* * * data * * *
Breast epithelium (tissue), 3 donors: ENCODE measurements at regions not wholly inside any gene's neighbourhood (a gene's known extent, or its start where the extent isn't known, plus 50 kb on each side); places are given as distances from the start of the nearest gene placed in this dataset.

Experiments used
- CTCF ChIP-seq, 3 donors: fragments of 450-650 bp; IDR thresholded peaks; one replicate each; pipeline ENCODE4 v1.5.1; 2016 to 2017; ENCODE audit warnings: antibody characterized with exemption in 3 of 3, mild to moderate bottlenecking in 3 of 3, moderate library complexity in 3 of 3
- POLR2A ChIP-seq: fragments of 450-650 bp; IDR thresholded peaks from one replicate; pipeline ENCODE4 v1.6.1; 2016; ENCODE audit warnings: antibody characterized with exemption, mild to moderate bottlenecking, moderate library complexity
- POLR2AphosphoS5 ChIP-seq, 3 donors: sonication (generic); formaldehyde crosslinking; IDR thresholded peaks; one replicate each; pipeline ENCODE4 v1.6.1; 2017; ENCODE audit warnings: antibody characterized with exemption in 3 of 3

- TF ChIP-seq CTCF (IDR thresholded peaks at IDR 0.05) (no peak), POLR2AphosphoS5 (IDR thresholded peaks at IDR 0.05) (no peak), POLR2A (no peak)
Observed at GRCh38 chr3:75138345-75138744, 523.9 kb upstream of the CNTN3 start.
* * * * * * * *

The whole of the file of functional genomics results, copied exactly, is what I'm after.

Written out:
Breast epithelium (tissue), 3 donors: ENCODE measurements at regions not wholly inside any gene's neighbourhood (a gene's known extent, or its start where the extent isn't known, plus 50 kb on each side); places are given as distances from the start of the nearest gene placed in this dataset.

Experiments used
- CTCF ChIP-seq, 3 donors: fragments of 450-650 bp; IDR thresholded peaks; one replicate each; pipeline ENCODE4 v1.5.1; 2016 to 2017; ENCODE audit warnings: antibody characterized with exemption in 3 of 3, mild to moderate bottlenecking in 3 of 3, moderate library complexity in 3 of 3
- POLR2A ChIP-seq: fragments of 450-650 bp; IDR thresholded peaks from one replicate; pipeline ENCODE4 v1.6.1; 2016; ENCODE audit warnings: antibody characterized with exemption, mild to moderate bottlenecking, moderate library complexity
- POLR2AphosphoS5 ChIP-seq, 3 donors: sonication (generic); formaldehyde crosslinking; IDR thresholded peaks; one replicate each; pipeline ENCODE4 v1.6.1; 2017; ENCODE audit warnings: antibody characterized with exemption in 3 of 3

- TF ChIP-seq CTCF (IDR thresholded peaks at IDR 0.05) (no peak), POLR2AphosphoS5 (IDR thresholded peaks at IDR 0.05) (no peak), POLR2A (no peak)
Observed at GRCh38 chr3:75138345-75138744, 523.9 kb upstream of the CNTN3 start.